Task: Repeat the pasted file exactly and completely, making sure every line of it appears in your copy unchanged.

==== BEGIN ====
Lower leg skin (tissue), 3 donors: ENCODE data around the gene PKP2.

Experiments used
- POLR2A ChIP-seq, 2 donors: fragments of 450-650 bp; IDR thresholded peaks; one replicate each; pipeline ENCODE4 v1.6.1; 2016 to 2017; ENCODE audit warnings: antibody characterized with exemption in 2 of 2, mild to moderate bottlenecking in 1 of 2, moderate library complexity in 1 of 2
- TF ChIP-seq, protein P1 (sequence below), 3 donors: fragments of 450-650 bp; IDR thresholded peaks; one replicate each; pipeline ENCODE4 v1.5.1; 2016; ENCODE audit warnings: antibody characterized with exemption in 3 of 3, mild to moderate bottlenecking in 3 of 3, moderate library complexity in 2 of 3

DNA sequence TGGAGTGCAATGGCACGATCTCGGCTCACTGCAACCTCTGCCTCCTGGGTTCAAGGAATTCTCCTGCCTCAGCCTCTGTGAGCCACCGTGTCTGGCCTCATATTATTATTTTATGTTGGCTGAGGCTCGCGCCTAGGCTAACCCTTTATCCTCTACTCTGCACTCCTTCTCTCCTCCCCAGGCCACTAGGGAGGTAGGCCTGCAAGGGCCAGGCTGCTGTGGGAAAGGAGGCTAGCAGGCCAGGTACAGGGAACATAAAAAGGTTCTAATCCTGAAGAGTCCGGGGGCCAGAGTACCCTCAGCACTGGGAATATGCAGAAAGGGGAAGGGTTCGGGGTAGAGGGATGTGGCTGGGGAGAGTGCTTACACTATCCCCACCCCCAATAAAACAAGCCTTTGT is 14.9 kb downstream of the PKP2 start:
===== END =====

Lower leg skin (tissue), 3 donors: ENCODE data around the gene PKP2.

Experiments used
- POLR2A ChIP-seq, 2 donors: fragments of 450-650 bp; IDR thresholded peaks; one replicate each; pipeline ENCODE4 v1.6.1; 2016 to 2017; ENCODE audit warnings: antibody characterized with exemption in 2 of 2, mild to moderate bottlenecking in 1 of 2, moderate library complexity in 1 of 2
- TF ChIP-seq, protein P1 (sequence below), 3 donors: fragments of 450-650 bp; IDR thresholded peaks; one replicate each; pipeline ENCODE4 v1.5.1; 2016; ENCODE audit warnings: antibody characterized with exemption in 3 of 3, mild to moderate bottlenecking in 3 of 3, moderate library complexity in 2 of 3

DNA sequence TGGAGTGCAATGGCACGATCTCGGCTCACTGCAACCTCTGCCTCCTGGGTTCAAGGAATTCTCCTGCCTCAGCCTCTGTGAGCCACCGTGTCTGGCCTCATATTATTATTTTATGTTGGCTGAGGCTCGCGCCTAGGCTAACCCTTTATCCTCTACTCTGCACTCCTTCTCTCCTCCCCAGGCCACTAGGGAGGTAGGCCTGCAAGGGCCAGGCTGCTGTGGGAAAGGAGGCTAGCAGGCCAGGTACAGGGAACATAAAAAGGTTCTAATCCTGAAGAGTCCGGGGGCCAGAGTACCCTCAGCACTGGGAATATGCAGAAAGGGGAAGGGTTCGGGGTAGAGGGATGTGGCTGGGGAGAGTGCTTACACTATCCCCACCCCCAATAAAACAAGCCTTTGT is 14.9 kb downstream of the PKP2 start: